Garden Word of the Day
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Ramularia Leaf Spot
What do artichokes, barley, beets, patience dock, rhubarb, and strawberries have in common?
Besides being delicious, they are all susceptible to a fungal disease called Ramularia leaf spot (RLS). Cotton, daffodils, jonquils, and narcissus are also vulnerable, along with several other wild plants, such as cowslip.
Ramularia leaf spot symptoms
Like most other leaf spot diseases, this one is characterized by, you guessed it, leaf spots. Reddish-brown spots occur on both upper and lower leaf surfaces. Those lesions often have a yellow halo but can be angular, circular, or rectangular, making this disease difficult to identify. Some even call Ramularia the master of disguise. To get a clear identification, growers refer to the 5R’s of Ramularia infection:
Brown ulcers may also occur on flower bracts. Eventually, those bracts will curl up and dry out. Growers believe this disease is spreading rapidly because it is difficult to identify with certainty, but you can always assume that spots warrant a closer look.
In the case of Ramularia leaf spot, entire leaves will eventually shrivel up and die, taking millions of white fungal spores with them. Then those spores are splashed onto neighboring plants through rain and overhead watering.
Ramularia leaf spot lifecycle
Ramularia fungi have a rather complicated life cycle, and there are several varieties with slightly different symptoms, but let's keep it simple, shall we? Most importantly, this disease spreads through infected plant debris and seeds, and on the wind. Once spores come into contact with a plant, lesions form on lower leaves, spreading to upper leaves, then flowers. Those flowers produce infected seeds that continue the cycle.
Ramularia leaf spot management
Infected commercial crops are sprayed with fungicides up to eight times a year with limited success. Of course, you need to wear protective clothing and limit the number of hours you spend around these chemicals, so you might want to think twice before applying them to your groceries.
Since stressed plants are more likely to become infected, keeping your plants healthy with these tips can prevent many problems:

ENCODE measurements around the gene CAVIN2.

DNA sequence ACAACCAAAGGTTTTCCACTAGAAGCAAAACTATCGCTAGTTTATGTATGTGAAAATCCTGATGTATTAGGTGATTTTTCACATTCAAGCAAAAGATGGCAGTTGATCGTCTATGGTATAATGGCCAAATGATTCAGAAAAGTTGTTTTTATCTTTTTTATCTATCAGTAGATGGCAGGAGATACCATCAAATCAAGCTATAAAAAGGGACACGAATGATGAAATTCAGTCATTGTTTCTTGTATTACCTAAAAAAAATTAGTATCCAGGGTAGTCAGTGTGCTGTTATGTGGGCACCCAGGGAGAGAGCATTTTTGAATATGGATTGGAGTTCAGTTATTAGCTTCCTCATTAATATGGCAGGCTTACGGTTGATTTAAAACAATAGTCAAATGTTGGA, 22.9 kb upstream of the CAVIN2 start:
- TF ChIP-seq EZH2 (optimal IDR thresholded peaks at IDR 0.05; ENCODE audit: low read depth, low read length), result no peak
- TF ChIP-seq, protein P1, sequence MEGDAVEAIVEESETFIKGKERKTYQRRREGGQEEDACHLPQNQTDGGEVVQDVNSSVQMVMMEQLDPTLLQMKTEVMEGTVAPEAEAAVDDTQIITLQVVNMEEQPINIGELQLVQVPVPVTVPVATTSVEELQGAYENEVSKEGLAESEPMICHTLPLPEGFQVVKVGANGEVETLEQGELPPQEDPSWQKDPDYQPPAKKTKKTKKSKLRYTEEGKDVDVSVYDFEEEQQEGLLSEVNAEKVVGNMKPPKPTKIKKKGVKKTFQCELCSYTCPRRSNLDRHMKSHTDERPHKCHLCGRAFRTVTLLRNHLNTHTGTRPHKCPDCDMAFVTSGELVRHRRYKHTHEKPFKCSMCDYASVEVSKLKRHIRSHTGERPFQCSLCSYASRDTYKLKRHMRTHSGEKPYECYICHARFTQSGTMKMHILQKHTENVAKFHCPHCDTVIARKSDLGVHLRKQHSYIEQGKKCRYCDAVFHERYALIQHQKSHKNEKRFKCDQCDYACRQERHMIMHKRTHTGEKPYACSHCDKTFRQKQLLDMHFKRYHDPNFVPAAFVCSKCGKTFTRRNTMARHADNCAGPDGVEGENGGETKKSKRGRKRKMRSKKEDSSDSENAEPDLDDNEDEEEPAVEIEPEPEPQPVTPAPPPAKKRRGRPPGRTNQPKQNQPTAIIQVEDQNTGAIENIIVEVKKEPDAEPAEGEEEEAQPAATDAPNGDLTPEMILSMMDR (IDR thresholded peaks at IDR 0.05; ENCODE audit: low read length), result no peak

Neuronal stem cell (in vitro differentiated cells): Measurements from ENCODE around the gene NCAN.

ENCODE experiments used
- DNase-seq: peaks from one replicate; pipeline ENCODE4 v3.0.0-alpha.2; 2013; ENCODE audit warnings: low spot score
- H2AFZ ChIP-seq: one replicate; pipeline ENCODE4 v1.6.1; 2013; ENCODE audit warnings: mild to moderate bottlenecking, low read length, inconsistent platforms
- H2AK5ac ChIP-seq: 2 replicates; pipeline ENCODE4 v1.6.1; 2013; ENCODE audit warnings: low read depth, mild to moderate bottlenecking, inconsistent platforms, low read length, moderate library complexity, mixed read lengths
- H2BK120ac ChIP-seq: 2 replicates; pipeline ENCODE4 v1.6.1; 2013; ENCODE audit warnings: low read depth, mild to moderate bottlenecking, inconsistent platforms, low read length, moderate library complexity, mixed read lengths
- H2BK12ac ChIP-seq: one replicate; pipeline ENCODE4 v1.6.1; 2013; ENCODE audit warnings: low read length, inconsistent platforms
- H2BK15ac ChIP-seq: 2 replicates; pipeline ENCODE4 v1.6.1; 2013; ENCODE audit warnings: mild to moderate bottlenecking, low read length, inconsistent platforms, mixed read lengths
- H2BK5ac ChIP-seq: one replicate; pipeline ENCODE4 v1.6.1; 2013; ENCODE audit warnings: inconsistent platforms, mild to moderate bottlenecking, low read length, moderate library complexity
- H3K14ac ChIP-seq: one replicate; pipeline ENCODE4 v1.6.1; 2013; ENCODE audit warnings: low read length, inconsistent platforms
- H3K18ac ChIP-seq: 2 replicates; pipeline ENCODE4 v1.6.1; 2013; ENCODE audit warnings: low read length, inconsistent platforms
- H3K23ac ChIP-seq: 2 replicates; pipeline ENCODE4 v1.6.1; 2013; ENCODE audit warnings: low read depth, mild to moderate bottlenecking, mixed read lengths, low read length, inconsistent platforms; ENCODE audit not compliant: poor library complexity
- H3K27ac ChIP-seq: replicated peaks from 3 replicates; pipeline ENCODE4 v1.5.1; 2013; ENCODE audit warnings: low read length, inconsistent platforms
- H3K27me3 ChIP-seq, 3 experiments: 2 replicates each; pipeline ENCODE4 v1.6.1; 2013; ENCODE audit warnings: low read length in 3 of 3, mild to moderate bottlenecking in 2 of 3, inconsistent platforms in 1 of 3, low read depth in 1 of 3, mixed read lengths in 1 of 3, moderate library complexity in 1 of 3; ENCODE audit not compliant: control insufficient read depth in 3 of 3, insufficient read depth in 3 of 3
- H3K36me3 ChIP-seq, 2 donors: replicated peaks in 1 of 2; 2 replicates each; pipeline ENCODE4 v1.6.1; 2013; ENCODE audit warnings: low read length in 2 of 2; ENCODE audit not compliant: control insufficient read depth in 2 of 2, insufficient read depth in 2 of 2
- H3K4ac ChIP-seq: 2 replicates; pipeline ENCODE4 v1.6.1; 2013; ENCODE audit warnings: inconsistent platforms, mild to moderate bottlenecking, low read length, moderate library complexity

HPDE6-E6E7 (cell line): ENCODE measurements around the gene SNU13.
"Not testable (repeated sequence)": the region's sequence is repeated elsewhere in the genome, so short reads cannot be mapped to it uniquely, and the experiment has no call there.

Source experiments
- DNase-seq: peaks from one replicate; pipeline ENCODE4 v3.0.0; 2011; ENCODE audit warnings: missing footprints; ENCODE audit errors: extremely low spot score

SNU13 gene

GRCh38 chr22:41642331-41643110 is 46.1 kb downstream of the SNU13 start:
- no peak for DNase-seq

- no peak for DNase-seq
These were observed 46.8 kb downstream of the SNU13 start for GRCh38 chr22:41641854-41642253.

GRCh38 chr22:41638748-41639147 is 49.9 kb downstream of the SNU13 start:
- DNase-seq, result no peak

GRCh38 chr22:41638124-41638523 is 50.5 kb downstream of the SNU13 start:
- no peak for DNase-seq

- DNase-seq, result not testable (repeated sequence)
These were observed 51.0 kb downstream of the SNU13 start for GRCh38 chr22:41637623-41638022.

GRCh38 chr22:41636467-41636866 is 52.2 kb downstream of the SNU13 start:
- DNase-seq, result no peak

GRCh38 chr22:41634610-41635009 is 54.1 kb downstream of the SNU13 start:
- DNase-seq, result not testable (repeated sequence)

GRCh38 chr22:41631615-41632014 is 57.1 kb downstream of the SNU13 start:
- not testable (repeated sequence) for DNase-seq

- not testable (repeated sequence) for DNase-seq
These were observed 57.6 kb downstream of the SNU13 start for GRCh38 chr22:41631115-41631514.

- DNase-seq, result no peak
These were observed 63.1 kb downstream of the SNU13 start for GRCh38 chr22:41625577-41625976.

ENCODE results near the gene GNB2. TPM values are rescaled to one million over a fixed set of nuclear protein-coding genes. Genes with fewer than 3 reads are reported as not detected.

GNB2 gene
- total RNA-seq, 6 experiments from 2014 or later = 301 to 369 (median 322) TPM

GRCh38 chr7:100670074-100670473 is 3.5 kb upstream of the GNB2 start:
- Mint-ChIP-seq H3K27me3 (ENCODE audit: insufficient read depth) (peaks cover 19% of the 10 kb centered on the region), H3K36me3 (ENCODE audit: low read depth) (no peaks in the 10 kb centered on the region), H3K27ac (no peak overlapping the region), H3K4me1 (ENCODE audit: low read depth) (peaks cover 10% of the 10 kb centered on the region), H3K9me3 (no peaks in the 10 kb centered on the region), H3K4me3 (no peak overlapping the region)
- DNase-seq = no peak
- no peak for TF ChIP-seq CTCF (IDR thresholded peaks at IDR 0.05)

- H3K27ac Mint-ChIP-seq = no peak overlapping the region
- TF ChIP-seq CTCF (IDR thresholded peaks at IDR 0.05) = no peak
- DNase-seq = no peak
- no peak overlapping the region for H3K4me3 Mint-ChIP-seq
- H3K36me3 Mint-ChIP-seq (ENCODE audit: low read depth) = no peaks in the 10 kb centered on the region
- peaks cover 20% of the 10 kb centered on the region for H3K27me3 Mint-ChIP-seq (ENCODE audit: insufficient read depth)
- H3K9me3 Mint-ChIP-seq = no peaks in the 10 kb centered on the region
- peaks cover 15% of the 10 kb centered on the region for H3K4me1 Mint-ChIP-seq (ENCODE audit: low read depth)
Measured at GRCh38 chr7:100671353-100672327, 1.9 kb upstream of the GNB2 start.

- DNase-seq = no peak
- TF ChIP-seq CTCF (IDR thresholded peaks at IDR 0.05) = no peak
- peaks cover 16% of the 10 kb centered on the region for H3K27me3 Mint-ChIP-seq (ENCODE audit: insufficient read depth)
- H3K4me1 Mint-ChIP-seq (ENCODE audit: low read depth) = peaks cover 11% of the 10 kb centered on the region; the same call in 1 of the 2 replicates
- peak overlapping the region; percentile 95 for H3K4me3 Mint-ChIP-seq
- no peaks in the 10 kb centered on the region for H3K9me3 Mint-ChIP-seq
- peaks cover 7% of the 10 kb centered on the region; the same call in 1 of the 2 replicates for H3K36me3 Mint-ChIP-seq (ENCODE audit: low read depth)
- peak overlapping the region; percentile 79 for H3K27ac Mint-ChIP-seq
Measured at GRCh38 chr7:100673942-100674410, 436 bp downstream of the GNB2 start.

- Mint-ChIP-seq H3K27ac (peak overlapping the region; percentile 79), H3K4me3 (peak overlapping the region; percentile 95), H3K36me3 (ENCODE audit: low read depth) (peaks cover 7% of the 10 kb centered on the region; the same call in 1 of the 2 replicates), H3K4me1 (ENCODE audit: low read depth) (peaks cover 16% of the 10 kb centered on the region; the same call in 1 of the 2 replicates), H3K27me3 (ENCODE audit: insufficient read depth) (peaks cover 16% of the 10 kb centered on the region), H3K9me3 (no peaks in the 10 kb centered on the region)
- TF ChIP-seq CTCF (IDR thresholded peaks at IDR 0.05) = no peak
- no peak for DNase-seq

Figuring out what leaf spots are telling you can be tricky, but it's worth the effort to find out.
Do you see flecks of bleached or straw-colored areas on the leaves of your strawberries, summer squashes, or corn? Or flecks and bands of red, orange, yellow, or brown on conifer needles? Those discolorations are caused by ozone, and the damage is called weather fleck.
Technically, it is weather fleck only when it affects tobacco plants, but for the sake of this discussion, we’ll use the term more broadly.
So what does ozone do?
Ozone (O3) creates a barrier around the Earth, up in our stratosphere, protecting us from the sun’s harmful ultraviolet radiation. As a type of air pollution, it can also cause cardiovascular, central nervous system, respiratory, and reproductive problems for us.
Excessive ozone can also reduce chlorophyll, carotenoid, and carbohydrate levels in plants while increasing ethylene gas levels. Ethylene is responsible for ripening, but excessive levels are considered air pollution.
Ozone triggers plants to protect themselves, reducing fruit yield and quality. In 2022, a study found that East Asia lost $63 billion in crops due to ozone pollution in one year. Ozone forms as sunlight reacts with car and factory fumes, so there’s plenty of it. It is considered the most destructive air pollutant for plants in the United States. Nearly all plants in urban areas are affected to one degree or another. Ozone is a reactive form of oxygen that can cause many symptoms in broad-leaved plants.
Symptoms of weather fleck
Bleaching, bronzing, chlorosis, mottling, stippling, tissue death, and weather fleck are common symptoms of ozone damage. Weather fleck starts as small, dark green water-soaked areas. Within hours, those lesions turn brown, then tan or white. At higher ozone concentrations, this process can occur in just two or three hours.
You might mistake weather fleck for spider mite feeding, except that symptoms are usually seen on the upper surface of mature leaves first, followed by younger and older leaves. Spider mites almost always start on the underside of leaves, trying to stay hidden.
As ozone exposure continues, damage spreads to both sides of the leaves. Mature plants are more resistant to ozone than younger plants, but those damaged areas are dead tissue. Weather fleck doesn’t look very impressive, but those tiny damaged areas can merge and form bigger problems.